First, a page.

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Human Rights Watch Film Festival 2008: To See If I’m Smiling

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Human Rights Watch Film Festival 2008: To See If I’m Smiling

To See If I’m Smiling, Tamar Yarom’s heartbreaking doc about women soldiers in the Occupied Territories, gets its title courtesy the medic who looks nauseous as she admits that she’d like to find the photo taken of her and a dead body with an erection “to see if I’m smiling.” Interspersed with cathartic talking head interviews (with six women reminiscing about their mandatory two-year military service—Israel is the only country in the world that demands this of its eighteen-year-old female citizens) are gritty shots of the dusty downtrodden Territories, which have become a virtual war zone in recent years. The faces of these emotionally scarred former soldiers, the memories still very much alive in their eyes, speak louder than any of their disturbing, horrific words.

“Who wants to deal with the alienation inside them? Who wants to deal with that?” the medic asks rhetorically, noting that she never spoke of her trying experiences to anyone upon returning to civilian life, choosing booze instead. And it’s easy to see why. The youthful brunette chose to be a medic so she could help people, only to end up in Hebron, dodging bullets to rescue fallen soldiers. (After her first “incident” on the day she arrived, her commanding officer welcomed her, then ordered pizza.) Then there’s the “observer” who guided soldiers to suspects via radio—a very powerful job and one with heavy consequences, such as the accidental killing of a Palestinian boy—and the operations sergeant who got a rush from ordering strangers around. After witnessing coerced confessions and officers covering up reports, the astute women begin questioning the morality of duty, and struggled to maintain some semblance of humanity—though not for long.

“I really don’t know why,” one says, referring to her negligence in reporting abuses. The education officer who expounds on the constant “yelling” in the squads, how she found herself hiding her “female characteristics” and thus rising to the volume of the men, has an answer to that. After reporting an incident of looting, she was banned from the company she squealed on for four months. Regretting this high-minded act, she never did so again. Peer pressure had trumped dignity. A welfare officer mentions the jokes played at the expense of the Palestinians, the thrill of watching a bombing. The desperation in these women’s voices, the words pouring from them with the force of a water main break, is perhaps a reaction to the “numbness” they acquired while serving—“not the time for soul-searching,” the medic offers. “The war takes on a different dimension,” she adds when recounting her first loss: a baby girl, for which she was congratulated on her “first casualty,” then forced to move on to the next patient, no time to acknowledge, let alone grieve.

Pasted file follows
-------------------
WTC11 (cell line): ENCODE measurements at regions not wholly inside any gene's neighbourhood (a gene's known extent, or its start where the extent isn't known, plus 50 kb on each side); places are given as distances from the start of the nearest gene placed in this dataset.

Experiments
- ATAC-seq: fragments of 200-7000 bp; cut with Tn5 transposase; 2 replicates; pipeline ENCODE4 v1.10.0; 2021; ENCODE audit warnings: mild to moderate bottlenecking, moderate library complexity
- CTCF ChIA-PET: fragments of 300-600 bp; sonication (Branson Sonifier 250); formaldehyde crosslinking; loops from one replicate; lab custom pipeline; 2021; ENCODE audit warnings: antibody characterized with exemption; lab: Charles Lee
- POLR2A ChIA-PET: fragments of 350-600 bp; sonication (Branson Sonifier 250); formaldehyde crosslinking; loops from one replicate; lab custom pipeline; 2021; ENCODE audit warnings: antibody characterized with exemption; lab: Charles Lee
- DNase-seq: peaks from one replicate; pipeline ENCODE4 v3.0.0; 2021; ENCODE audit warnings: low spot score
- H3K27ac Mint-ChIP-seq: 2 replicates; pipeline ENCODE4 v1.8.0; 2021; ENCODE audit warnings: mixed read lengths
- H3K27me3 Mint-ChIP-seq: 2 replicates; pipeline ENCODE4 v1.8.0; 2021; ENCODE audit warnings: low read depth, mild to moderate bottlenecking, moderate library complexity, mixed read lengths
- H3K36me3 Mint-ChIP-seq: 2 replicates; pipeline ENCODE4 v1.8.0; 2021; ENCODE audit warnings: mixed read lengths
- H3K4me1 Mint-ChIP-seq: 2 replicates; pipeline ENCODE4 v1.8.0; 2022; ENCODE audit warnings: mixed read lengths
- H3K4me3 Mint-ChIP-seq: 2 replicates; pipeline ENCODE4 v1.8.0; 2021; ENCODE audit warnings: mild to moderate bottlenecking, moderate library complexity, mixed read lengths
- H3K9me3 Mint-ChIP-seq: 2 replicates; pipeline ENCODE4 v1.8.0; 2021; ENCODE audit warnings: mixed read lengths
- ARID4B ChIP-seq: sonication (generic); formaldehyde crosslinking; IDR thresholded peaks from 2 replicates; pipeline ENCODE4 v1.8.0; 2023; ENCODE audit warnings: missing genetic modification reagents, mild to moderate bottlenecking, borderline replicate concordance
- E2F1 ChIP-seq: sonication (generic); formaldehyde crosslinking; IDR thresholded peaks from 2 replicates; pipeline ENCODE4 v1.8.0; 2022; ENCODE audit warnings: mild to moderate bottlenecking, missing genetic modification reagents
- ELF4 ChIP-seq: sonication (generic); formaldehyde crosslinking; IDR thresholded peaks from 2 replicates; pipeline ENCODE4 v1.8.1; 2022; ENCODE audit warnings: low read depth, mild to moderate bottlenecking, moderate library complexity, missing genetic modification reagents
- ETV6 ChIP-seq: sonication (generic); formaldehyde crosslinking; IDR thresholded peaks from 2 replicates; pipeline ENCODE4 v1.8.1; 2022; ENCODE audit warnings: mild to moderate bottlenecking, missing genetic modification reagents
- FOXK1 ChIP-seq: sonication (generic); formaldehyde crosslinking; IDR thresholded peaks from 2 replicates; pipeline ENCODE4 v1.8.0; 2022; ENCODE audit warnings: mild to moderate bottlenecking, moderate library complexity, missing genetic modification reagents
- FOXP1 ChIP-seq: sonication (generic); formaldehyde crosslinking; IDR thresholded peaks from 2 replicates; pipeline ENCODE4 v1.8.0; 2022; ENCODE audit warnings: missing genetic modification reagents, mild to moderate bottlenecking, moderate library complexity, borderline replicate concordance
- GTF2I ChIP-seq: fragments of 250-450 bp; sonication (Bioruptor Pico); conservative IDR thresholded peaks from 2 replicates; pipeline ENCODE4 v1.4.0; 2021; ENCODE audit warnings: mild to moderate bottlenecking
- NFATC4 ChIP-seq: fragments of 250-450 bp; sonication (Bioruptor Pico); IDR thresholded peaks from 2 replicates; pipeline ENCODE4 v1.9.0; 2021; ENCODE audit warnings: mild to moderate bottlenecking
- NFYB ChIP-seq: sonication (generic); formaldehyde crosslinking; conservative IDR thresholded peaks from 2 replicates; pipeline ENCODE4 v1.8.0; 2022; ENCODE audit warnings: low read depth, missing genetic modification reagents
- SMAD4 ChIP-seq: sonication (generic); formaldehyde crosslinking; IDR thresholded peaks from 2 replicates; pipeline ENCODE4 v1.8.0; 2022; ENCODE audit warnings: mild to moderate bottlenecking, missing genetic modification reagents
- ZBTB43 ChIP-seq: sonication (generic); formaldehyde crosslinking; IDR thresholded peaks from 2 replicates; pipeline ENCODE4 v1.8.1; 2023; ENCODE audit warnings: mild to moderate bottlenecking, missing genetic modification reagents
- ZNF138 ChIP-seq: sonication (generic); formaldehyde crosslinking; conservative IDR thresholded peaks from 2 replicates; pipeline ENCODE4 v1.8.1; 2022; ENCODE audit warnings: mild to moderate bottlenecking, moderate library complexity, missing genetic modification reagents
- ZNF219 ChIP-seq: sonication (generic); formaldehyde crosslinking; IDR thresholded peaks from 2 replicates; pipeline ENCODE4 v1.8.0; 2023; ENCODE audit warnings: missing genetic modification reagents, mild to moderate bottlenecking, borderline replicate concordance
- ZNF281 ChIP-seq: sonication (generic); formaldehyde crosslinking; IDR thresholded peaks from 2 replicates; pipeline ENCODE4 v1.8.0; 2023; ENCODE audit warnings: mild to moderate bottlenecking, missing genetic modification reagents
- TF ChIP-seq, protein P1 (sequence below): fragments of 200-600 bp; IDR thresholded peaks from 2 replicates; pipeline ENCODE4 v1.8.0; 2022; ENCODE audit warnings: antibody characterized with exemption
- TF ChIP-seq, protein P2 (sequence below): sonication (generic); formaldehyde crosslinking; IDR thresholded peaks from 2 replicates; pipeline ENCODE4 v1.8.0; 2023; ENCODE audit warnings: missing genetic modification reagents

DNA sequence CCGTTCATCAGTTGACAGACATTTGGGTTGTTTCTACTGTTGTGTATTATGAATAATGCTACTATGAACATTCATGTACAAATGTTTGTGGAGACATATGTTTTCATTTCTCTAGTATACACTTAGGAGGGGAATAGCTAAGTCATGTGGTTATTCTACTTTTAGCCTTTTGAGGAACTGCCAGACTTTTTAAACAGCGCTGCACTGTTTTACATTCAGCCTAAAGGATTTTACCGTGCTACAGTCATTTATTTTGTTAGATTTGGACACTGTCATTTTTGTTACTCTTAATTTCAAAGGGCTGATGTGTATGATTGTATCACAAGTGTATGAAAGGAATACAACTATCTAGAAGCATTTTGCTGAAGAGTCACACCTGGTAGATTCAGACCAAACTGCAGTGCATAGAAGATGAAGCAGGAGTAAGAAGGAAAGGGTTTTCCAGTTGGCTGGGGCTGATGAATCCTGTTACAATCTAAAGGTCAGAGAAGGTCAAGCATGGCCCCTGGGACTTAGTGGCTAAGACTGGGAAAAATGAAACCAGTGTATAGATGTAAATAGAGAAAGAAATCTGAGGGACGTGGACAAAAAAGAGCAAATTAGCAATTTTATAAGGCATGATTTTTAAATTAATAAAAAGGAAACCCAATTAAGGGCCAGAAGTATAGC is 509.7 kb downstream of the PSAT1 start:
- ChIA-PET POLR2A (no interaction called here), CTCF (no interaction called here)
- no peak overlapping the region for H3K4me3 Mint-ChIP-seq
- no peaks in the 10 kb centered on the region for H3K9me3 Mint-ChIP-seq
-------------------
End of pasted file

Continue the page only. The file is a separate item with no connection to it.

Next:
A combat soldier cries as she remembers a fallen colleague and how her hatred for all the Arabs she detained that fateful day erupted into sadistic punishment as she made them do push-ups and bake in the desert heat. (Naturally her comrades allowed her to get away with this.) Via voiceover explaining the humiliating strip searches conducted on Palestinian women, and through images of checkpoints at which families crowd like cattle to slaughter, “the unbearable lightness of death” described takes shape. The medic is ordered to clean a corpse so that the Palestinian Authority won’t see the signs of torture once the body is returned. Like all the young women, still fighting to be strong soldiers till the tears overwhelm, she cries as she repeats that she “can’t be repelled by” the corpse (it’s her job!)

The education officer elaborates on the many pictures with dead bodies that soldiers took—the normalcy of it all. When everything is abnormal, “the abnormal fits,” she offers, later adding, “I made up a bereavement kit so I could function quickly.” The combat soldier tells of ordering an Arab to strip, humiliating and abusing him for gesturing rudely at her. “It’s part of me, part of what I go through every day,” says the observer responsible for a boy’s death—she deals with the trauma by joking about “not being able to get the blood off” her hands. From this latter day Lady MacBeth to the medic who finally locates the picture of the corpse with the hard-on, the film ends in an ambiguity as absolute as our own war in Iraq. Unable to look at the photo she declares, “How in the hell did I ever think I’d be able to forget about it?”

Brooklyn-based writer Lauren Wissot is the publisher of the blog Beyond the Green Door, the author of the memoir Under My Master’s Wings, and a contributor to The Reeler.

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Awards

Oscar 2019 Winner Predictions: Adapted Screenplay

After walking back almost all of its bad decisions ahead of this year’s Oscars, there’s no way AMPAS isn’t going to do the right thing here.

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BlacKkKlansman
Photo: Focus Features